River water samples were taken from 32 locations around the basin of Chaophraya River and its four major tributaries in Thailand to investigate resistance ratios of Escherichia coli isolates to eight antibiotic agents of amoxicillin, sulfamethoxazole/trimethoprim, tetracycline, doxytetracycline, ciprofloxacin, levofloxacin, norfloxacin and ofloxacin. Principal component analysis was performed to characterize resistance patterns of the samples. Relevancy of the obtained principal components with urban land use and fecal contamination of the river were examined. The ratio of antibiotic-resistant bacteria is likely to increase when urban land use near the sampling site exceeds a certain ratio. The resistance ratio to fluoroquinolones tends to be high in a highly populated area. Meanwhile, no significant contribution of fecal contamination was found to increase the resistance ratio. These results suggest that an antibiotic-resistance ratio is dependent on conditions of local urbanization rather than the upstream conditions, and that the major sources of antibiotic-resistant bacteria in the Chaophraya River basin are possibly point sources located in the urban area which contains a high ratio of resistant bacteria.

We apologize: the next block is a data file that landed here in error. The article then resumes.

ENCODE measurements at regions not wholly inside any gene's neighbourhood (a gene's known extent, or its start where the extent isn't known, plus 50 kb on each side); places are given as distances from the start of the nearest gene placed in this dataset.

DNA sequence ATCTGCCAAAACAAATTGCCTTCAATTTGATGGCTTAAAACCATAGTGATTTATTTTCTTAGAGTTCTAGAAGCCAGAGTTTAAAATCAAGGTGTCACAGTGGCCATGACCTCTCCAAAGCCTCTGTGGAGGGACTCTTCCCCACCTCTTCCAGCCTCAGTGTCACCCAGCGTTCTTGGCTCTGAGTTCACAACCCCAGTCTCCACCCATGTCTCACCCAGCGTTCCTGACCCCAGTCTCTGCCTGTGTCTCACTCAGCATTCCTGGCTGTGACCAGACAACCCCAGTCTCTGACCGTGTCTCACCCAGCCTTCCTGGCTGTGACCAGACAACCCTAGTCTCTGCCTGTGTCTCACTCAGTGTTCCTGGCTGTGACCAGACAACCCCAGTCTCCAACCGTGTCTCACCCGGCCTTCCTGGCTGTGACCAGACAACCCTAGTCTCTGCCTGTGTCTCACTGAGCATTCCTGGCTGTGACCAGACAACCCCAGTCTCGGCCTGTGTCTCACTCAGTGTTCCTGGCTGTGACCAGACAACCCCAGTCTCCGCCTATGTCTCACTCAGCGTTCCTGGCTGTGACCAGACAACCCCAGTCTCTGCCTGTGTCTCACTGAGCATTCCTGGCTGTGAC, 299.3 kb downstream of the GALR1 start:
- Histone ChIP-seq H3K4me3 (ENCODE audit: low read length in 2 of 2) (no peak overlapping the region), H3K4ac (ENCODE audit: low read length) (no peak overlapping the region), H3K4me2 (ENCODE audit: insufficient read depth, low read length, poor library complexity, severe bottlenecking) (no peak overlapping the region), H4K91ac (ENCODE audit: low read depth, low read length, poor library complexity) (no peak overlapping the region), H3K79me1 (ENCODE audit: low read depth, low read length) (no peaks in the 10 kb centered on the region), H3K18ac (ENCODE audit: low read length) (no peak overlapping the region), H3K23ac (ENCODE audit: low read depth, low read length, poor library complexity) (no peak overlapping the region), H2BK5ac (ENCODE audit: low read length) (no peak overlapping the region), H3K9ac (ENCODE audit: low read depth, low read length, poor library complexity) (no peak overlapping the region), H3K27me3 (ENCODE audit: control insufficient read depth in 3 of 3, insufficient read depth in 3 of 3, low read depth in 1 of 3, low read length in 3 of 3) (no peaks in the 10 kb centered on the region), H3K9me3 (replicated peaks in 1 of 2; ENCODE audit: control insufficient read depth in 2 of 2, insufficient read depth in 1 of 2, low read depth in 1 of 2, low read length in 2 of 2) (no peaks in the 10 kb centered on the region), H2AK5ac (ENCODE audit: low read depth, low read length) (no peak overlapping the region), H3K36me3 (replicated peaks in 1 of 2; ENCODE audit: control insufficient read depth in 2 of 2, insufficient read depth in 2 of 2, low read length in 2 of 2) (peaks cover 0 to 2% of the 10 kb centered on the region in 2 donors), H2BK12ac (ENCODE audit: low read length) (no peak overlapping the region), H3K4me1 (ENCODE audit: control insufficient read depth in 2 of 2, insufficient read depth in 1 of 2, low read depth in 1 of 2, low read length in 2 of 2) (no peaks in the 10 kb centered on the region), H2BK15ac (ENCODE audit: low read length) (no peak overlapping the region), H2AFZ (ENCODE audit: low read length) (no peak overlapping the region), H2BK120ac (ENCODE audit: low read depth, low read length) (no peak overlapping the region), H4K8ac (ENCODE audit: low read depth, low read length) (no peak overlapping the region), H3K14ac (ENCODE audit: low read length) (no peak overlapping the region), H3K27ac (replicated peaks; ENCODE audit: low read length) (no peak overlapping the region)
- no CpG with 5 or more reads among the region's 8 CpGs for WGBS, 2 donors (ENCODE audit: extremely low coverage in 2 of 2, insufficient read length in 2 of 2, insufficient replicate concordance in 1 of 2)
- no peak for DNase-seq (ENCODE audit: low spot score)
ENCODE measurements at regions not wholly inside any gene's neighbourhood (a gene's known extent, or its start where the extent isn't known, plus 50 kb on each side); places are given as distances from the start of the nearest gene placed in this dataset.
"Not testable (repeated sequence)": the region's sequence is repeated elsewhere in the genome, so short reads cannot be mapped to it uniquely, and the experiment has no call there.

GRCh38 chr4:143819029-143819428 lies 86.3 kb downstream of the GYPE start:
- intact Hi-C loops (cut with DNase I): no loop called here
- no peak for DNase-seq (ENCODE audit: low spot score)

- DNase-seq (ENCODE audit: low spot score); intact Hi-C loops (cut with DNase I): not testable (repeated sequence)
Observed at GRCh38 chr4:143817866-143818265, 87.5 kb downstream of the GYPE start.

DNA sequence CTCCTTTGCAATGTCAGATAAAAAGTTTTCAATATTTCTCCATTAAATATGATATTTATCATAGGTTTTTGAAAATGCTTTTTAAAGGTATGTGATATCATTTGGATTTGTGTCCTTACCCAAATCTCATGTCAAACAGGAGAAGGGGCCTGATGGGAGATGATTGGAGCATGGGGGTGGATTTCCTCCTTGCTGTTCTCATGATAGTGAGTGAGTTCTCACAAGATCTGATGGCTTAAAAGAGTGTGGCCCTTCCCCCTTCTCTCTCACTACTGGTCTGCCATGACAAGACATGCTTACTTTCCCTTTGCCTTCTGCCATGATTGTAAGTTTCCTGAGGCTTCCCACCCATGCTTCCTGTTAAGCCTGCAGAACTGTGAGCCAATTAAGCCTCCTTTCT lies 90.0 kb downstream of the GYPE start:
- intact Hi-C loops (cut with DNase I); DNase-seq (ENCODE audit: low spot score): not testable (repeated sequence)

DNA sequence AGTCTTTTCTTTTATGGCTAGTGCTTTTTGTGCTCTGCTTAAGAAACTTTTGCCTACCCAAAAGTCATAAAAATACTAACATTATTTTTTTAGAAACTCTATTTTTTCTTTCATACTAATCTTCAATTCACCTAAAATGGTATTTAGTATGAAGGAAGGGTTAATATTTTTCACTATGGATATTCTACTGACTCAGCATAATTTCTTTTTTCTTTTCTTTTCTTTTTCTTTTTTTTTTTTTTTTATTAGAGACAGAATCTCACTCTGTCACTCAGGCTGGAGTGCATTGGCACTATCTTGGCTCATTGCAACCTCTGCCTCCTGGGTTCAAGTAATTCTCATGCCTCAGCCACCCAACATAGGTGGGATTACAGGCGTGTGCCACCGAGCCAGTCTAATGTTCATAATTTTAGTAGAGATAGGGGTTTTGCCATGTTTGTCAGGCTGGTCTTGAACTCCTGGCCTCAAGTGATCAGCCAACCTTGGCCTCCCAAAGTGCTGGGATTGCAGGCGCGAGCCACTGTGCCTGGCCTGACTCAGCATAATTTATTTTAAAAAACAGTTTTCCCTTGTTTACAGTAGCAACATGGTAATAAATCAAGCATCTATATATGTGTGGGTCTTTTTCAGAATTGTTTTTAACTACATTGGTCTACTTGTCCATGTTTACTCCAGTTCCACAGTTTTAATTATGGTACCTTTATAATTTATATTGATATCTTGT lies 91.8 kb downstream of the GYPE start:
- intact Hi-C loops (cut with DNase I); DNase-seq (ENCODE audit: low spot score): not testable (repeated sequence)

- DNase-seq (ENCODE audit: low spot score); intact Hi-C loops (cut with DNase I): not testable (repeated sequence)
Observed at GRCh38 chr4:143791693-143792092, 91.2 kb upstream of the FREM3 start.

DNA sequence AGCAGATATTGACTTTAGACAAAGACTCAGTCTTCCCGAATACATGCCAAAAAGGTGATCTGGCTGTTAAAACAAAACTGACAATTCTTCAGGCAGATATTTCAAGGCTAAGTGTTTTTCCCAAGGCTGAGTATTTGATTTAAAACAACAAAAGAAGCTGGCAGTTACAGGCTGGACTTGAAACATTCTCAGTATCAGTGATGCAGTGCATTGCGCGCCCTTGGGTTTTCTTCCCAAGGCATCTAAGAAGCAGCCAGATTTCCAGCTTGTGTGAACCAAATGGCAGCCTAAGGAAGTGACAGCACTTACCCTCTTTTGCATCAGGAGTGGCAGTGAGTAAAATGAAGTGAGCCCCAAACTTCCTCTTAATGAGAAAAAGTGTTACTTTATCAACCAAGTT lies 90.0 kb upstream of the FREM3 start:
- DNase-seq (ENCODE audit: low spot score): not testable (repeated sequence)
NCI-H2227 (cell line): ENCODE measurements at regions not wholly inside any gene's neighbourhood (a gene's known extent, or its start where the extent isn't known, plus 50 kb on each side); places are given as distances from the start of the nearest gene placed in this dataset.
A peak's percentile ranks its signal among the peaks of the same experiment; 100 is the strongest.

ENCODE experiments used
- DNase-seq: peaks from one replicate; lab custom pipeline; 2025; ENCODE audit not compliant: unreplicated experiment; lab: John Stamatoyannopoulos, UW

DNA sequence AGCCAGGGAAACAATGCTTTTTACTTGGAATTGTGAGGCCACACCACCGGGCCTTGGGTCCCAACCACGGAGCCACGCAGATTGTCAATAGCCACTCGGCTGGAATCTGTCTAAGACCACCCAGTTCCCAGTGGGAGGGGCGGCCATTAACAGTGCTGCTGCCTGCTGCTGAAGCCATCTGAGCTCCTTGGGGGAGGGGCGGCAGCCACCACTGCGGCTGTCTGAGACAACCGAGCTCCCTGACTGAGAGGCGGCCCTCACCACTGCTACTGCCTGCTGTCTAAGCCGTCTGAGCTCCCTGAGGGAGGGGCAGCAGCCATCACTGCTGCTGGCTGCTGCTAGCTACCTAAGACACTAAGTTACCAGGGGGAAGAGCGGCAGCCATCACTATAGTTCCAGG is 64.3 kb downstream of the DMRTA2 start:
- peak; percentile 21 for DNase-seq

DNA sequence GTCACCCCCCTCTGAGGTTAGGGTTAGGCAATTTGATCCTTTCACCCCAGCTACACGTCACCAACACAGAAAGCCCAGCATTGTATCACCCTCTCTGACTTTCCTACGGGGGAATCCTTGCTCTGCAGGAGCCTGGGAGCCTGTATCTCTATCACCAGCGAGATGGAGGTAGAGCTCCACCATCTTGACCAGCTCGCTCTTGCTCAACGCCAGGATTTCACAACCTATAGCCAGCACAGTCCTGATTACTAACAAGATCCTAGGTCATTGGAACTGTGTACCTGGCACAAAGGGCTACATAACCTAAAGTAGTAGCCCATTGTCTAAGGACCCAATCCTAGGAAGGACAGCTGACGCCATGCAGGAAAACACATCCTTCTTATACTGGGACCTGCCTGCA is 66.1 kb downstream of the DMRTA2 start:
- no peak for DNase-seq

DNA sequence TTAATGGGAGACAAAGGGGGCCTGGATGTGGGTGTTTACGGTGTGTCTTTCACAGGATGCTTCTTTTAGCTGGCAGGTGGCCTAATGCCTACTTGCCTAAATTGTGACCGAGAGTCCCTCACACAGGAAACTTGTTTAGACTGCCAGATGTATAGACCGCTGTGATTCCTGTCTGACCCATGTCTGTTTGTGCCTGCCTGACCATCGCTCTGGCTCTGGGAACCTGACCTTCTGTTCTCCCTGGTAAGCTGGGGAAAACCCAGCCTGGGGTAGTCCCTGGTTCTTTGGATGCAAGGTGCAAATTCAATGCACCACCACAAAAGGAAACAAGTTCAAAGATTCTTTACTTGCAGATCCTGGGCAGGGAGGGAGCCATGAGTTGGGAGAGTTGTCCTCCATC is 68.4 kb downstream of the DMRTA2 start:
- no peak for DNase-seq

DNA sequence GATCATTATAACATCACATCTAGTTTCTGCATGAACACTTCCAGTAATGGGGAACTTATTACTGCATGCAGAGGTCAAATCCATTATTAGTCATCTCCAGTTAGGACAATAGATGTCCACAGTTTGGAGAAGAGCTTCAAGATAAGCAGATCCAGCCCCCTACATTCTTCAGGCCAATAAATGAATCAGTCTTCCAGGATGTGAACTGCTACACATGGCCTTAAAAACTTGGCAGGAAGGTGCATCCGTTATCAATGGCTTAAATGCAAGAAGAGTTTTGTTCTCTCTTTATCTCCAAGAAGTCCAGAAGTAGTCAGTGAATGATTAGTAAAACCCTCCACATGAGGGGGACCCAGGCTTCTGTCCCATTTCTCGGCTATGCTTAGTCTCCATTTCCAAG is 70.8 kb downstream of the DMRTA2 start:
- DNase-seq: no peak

Limjirakan S.,Chulalongkorn University |
Limsakul A.,Environmental Research and Training Center
Journal of the Meteorological Society of Japan | Year: 2012